Roger Federer is arguably the best tennis player of his generation, and some argue that he is the best of all time. Name a major event, and he has won it. Australian Open, French Open, Wimbledon, and US Open titles are all on his resume, with multiples of each except for the French. Despite all of the success he has had on tennis courts around the world, there is one honor that has eluded Federer throughout his career, and he plans on sticking around long enough to claim that championship. The one title that Federer has yet to claim is an Olympic gold medal in a singles event. Will 2020 be the year he finally claims the gold?
Roger Federer’s illustrious career
Roger Federer turned pro in 1998 and has won more than 1,200 matches since then, with 102 career titles on his ledger, which is second-most in the Open Era behind Jimmy Connors’ 109. Among those 102 championships are 20 Grand Slam singles titles, the most of all-time; he has also appeared in a record 31 men’s Grand Slam singles finals.
Looking at his overall career, not just the majors, Federer won a record 24 consecutive finals on the ATP Tour, as well as garnering 24 straight matches won against top-10 opponents. He also holds records for spending the most weeks as the world No. 1 (310) and the most consecutive weeks as No. 1 (237). Those are just some of the numerous records he holds.
Federer’s lackluster Olympic career
Federer first appeared in the Olympics in 2000, when he was unseeded as a young 19-year-old. He made it to the semifinals but failed to medal. He competed at the Olympics in 2004 and 2008, but he didn’t make it past the second round and quarterfinals, respectively, in the singles draw. Roger Federer and Stanislas Wawrinka won the doubles gold in 2008, however.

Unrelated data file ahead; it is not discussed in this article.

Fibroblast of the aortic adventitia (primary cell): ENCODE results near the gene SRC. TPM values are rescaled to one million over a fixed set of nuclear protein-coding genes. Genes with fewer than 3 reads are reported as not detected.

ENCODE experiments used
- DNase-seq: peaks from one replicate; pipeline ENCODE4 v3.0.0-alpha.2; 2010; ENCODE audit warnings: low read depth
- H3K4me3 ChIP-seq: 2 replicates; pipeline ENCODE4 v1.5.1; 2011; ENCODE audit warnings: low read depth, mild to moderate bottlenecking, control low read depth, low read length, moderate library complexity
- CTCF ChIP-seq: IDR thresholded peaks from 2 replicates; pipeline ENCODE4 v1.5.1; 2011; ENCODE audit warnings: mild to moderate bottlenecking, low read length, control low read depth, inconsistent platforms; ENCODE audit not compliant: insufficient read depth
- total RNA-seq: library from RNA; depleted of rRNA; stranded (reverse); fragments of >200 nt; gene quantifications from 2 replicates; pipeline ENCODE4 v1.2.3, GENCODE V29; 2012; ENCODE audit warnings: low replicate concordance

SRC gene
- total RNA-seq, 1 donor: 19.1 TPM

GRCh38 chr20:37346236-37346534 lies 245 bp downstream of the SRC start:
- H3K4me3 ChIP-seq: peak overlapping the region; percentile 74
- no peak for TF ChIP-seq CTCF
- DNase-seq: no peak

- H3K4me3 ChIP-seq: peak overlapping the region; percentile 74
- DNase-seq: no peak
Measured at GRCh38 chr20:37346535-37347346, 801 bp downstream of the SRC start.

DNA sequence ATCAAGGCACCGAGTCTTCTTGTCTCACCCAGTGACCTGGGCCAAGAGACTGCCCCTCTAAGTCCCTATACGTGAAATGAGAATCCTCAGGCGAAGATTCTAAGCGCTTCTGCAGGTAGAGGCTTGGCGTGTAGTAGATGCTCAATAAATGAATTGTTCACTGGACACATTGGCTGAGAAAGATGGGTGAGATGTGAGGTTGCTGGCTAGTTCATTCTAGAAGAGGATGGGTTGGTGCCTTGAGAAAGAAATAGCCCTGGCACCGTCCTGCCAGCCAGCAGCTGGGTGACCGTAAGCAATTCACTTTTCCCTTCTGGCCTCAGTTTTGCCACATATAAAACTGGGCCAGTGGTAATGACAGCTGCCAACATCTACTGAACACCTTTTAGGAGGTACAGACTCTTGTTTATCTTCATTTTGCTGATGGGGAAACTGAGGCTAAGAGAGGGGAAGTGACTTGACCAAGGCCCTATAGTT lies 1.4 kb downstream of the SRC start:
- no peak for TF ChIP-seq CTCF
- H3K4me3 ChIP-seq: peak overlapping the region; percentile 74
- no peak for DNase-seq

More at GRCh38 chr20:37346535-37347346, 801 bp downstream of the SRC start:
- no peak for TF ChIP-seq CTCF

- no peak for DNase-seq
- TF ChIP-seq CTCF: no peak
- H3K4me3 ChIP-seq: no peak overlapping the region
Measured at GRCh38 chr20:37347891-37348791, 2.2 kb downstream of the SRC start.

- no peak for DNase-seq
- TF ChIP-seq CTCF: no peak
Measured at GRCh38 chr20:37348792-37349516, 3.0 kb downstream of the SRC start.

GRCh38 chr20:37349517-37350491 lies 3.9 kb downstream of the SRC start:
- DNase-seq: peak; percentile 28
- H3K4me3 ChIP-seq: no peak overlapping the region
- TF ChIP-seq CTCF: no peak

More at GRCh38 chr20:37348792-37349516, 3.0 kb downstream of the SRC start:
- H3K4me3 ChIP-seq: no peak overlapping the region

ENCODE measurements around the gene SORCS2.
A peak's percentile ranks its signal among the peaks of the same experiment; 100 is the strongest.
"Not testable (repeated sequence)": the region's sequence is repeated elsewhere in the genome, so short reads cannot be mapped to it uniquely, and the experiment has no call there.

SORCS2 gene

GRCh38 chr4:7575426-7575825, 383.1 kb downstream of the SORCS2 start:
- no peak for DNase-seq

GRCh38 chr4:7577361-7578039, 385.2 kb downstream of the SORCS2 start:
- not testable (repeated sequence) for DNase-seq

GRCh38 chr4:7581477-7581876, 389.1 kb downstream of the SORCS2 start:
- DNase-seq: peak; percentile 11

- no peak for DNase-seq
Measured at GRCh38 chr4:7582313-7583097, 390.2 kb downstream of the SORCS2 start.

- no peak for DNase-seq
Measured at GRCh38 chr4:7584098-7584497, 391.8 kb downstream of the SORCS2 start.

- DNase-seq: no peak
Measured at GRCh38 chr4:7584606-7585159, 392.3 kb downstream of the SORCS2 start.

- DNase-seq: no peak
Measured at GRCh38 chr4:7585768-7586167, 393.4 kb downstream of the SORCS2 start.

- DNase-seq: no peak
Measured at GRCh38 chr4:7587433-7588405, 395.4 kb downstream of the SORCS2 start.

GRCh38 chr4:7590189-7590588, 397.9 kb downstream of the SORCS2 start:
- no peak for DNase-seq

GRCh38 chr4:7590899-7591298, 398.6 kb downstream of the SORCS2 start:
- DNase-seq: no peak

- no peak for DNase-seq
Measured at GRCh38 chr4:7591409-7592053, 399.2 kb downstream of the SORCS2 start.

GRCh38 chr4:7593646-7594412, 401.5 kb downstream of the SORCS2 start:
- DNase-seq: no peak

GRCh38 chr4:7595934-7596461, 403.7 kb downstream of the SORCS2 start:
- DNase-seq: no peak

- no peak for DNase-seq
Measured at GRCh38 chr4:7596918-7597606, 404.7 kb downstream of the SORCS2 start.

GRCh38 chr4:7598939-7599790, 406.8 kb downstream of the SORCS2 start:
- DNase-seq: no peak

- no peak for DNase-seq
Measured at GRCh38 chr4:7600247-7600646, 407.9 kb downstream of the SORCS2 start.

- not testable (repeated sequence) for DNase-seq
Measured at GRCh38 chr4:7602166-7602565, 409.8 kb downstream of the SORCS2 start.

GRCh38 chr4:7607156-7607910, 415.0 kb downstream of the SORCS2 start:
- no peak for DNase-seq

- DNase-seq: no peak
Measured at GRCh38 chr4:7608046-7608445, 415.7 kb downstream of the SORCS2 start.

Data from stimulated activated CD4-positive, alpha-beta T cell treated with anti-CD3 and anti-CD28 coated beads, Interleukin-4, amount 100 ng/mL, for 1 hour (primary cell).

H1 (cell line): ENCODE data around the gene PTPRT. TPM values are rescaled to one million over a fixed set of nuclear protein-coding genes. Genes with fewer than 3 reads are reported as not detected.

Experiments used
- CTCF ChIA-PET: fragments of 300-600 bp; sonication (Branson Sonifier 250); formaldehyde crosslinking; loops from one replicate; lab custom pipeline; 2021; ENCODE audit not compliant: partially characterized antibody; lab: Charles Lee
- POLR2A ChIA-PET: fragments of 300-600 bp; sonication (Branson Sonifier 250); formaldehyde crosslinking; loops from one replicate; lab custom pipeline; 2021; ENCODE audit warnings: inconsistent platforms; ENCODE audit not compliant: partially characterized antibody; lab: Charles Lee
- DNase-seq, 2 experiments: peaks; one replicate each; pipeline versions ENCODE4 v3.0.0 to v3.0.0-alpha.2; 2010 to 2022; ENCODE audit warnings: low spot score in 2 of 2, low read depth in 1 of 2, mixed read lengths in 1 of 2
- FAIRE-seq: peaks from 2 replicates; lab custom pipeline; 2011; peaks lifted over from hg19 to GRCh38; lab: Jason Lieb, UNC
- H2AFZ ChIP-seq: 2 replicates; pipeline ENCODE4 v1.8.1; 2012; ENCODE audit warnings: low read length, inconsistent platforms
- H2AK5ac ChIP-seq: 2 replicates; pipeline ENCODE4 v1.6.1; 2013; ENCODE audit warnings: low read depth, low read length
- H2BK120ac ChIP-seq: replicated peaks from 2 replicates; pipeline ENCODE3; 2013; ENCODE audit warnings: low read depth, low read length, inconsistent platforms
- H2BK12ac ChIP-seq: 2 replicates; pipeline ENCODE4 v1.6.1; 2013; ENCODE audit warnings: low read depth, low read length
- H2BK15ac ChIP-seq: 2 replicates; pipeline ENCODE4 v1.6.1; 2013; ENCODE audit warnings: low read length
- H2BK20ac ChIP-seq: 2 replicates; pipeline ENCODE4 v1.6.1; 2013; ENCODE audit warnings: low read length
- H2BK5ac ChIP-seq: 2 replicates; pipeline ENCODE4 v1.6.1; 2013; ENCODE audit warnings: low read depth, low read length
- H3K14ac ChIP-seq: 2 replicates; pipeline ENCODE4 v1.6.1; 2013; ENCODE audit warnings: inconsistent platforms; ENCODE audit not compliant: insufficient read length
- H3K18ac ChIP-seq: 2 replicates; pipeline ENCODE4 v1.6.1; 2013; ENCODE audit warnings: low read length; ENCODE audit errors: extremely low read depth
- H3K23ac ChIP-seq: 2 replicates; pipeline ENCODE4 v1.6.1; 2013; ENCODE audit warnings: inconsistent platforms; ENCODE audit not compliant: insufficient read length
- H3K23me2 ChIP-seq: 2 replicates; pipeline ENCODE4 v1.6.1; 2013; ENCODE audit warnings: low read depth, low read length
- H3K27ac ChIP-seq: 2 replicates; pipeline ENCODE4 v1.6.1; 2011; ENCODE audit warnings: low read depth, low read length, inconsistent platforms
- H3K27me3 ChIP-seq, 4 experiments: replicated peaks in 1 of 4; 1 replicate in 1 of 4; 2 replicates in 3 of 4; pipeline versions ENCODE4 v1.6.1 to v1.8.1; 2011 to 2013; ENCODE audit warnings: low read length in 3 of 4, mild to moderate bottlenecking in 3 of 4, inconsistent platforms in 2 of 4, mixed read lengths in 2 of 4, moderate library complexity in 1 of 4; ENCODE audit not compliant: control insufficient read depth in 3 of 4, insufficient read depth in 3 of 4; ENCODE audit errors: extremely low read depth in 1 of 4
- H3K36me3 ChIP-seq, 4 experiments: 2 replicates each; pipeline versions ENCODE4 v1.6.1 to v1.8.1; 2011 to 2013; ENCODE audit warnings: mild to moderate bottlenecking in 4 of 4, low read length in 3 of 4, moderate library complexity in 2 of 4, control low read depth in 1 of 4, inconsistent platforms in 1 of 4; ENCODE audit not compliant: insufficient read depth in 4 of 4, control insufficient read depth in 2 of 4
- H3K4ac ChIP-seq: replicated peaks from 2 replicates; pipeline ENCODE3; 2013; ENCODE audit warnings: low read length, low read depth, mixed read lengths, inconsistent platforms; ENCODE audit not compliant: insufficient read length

Federer finally earned a singles medal in 2012, picking up the silver after losing to Andy Murray in the final. Federer missed the Summer Olympics in 2016 while he recovered from a knee injury he suffered earlier in the year.
Roger Federer is determined to get the gold
Federer isn’t giving up on the opportunity to earn gold in the singles event at the 2020 Games, even though the Olympics will be held just days before his 39th birthday. Knowing that he will be in his 40s by the time the 2024 Olympics come around, Federer realizes next year may be his last chance to get the medal that has eluded him throughout his career so far.
Barring injuries, he won’t have trouble qualifying for the Olympics, as the top 56 men in the ATP rankings qualify if they are among the top four in their nation — qualifications Federer meets. He will, however, need an exemption for the Davis Cup requirement since he has not fulfilled the minimum number of Davis Cup appearances during the Olympic cycle, but his past commitment to the event will earn him the exemption he needs.
When he plays at the Olympics, Federer should have a good chance of winning because the event will take place on a hard court. Seventy of his 102 career championships have come on hard courts, so he knows how to win on that surface. In confirming his decision to participate in another Olympics, Federer said that he spent months considering whether to take part in the Games, and ultimately, his “heart decided [he] would love to play the Olympic Games again.” The Olympics have a particularly sentimental attachment for him since he met his now-wife Mirka when they both competed for Switzerland at the 2000 Olympics.